Thirdly, a Biden administration will accept, in a way Trump has not, the intelligence and policy consensus on the serious threat that Russia poses to the U.S. political process. Indeed, Biden has proposed an independent, nonpartisan commission to examine and combat it. His administration would not only punish and deter Russia but reform domestic U.S. institutions and practices to make such interference harder. In a similar fashion, it will seek to reform domestic practices — both in the U.S. and, by agreeing on new international norms, in other countries too — that enable corrupt and malign money to be laundered through Western countries with shell companies, anonymous beneficiary ownership and related practices.
This could not only blunt Russia’s attack on the U.S. but also weaken it domestically. At present, the ability of Russian elites to send assets to safety in Western jurisdictions helps to stabilize Russia’s regime. If this becomes difficult and costly, major interests may re-evaluate the Faustian bargains they have struck with the regime. Since Biden believes the Putin system to be weaker than it appears, the implications could appeal to him.
Fourthly, even if a Biden victory does not carry Democrat majorities in both houses of Congress, a shift to a more uncompromising Russia policy will enjoy bipartisan support. This will mean a more consistent, disciplined and effective Russia policy.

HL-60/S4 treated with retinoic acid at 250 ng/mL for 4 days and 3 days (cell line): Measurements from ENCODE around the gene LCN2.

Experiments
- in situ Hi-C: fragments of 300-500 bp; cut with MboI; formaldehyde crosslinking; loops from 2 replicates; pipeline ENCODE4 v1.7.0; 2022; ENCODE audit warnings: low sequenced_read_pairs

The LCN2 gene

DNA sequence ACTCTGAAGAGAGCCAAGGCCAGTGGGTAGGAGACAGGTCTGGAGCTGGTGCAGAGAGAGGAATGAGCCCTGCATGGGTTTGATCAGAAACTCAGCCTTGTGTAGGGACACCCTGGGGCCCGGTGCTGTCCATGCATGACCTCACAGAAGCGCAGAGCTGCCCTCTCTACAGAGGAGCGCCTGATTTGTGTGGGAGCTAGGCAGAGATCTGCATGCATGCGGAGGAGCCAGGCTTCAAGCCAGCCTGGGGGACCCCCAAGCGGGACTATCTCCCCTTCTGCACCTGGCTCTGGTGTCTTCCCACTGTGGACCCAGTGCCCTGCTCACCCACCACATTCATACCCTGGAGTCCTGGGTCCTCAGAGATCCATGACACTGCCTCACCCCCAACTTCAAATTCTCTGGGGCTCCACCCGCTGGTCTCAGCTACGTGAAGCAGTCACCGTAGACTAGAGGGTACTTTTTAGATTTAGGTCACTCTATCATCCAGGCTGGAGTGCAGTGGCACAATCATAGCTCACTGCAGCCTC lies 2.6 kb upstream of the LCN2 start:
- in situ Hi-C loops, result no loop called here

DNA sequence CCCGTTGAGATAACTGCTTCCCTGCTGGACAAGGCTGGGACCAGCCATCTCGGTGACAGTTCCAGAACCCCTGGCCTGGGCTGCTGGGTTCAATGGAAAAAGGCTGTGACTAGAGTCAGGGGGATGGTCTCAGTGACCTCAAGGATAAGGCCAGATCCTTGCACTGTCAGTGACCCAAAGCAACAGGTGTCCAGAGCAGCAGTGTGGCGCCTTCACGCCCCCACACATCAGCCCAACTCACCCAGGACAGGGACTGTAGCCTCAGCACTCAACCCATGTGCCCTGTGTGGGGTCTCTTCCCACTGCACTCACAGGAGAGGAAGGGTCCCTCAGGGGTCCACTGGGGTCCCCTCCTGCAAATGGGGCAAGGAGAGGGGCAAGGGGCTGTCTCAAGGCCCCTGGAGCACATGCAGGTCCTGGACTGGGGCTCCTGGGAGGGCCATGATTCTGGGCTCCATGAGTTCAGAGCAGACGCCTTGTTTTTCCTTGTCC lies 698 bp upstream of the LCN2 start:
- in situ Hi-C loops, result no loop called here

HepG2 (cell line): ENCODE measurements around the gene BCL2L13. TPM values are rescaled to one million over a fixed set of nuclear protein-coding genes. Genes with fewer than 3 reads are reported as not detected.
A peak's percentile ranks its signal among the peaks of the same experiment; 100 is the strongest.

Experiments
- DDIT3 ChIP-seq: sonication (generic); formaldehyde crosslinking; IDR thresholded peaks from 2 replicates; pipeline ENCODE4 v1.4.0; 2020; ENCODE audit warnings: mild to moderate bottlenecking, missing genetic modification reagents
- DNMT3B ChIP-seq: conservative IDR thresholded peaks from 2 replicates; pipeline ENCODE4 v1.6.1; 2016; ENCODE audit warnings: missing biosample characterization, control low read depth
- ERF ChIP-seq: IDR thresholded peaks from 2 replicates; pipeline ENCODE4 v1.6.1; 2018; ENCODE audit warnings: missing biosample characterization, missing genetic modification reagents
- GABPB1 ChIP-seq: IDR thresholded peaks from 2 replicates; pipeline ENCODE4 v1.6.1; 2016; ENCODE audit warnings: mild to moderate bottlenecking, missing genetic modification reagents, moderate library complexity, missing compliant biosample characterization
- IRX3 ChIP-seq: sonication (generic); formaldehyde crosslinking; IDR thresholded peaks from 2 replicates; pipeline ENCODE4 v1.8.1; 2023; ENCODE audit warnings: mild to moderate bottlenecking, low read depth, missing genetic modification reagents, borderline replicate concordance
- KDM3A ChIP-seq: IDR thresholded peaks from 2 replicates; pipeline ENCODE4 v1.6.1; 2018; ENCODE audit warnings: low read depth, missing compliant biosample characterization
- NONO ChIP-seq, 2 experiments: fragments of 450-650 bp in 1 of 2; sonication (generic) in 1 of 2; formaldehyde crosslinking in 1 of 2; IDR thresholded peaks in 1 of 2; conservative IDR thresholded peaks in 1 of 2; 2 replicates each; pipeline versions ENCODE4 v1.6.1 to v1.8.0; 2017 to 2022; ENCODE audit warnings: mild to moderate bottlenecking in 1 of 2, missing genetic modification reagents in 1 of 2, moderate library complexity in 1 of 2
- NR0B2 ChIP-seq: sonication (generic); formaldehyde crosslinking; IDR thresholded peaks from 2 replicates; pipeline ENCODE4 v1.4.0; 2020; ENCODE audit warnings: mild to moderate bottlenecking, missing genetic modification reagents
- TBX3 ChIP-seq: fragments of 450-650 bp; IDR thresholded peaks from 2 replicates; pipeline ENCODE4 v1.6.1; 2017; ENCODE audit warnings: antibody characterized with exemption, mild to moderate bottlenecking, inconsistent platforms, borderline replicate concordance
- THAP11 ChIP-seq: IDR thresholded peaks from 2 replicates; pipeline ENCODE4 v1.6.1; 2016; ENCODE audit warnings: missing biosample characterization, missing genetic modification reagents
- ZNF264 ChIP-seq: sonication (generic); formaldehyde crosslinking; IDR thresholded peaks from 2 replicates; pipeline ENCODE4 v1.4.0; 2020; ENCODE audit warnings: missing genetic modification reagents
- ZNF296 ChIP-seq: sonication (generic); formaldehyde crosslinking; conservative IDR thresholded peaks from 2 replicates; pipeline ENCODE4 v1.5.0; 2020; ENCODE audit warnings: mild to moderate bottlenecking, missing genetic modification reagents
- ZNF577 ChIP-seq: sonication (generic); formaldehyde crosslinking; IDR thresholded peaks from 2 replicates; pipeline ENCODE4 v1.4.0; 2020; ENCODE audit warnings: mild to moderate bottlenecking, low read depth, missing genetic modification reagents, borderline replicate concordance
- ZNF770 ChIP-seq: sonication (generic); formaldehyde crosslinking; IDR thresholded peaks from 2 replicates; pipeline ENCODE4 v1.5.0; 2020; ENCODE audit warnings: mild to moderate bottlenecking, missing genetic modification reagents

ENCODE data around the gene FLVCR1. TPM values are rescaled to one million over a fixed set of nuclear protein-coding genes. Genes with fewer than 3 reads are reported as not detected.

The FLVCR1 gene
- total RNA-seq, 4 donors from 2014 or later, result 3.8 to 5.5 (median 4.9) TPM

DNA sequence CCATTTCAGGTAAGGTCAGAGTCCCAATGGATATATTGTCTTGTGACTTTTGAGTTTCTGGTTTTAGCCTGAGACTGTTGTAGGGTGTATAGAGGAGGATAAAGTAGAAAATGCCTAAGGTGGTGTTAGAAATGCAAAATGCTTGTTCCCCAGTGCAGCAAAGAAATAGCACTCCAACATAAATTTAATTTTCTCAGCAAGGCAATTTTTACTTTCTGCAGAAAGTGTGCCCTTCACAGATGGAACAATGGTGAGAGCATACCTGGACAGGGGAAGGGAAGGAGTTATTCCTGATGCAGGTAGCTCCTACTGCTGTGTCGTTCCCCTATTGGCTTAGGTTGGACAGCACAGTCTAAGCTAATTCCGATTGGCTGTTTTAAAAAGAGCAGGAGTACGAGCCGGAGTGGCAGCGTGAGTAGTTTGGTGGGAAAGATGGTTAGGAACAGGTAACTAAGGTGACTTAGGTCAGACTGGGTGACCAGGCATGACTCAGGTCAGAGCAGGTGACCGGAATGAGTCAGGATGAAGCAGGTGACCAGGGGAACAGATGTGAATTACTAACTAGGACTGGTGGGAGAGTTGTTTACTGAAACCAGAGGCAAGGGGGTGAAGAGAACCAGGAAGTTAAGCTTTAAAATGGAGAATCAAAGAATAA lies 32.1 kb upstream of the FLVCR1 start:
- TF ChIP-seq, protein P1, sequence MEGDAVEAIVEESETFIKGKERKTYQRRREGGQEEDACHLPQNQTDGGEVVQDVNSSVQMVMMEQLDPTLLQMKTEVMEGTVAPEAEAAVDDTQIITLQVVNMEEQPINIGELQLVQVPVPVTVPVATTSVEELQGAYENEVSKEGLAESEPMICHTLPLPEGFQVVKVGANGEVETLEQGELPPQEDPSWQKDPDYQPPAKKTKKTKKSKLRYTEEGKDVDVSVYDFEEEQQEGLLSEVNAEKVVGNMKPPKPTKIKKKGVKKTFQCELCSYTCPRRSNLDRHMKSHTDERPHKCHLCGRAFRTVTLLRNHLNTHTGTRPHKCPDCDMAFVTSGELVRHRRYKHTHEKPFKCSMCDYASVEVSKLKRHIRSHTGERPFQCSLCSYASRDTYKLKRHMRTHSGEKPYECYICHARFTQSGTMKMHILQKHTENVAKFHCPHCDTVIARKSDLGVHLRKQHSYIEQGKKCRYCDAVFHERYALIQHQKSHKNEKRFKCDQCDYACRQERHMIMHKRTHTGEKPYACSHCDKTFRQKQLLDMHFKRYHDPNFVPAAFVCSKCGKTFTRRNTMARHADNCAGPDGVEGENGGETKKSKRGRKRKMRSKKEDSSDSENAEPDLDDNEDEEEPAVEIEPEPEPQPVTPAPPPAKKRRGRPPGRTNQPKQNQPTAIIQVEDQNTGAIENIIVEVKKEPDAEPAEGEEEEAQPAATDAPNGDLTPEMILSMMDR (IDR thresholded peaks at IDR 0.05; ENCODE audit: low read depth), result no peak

Hardening Russia policy outlook
Russia policy is also inextricably linked to two central elements of Biden’s larger foreign-policy design. The first is to rebuild alliances damaged by a Trumpian unilateralism that often treats allies worse than adversaries. This is especially true in Europe, which has become more worried about America’s commitment than at any time since the late 1940s.
The second is to revive international democratic solidarity against authoritarianism. Restoring a principled concern with the way that other countries treat their own citizens will add further discord to U.S.-Russia relations. This will deepen as Russia grows more authoritarian and repressive in the lead-up to its 2024 presidential election.
In sum, a Biden administration would see a major shift in presidential attitudes towards Russia and Putin personally. This would both harden foreign policy and enhance the domestic resilience that underpins it. Unusually for major change, it would enjoy bipartisan support. None of this would be welcome in Moscow.
This article was first published by the International Institute for Strategic Studies.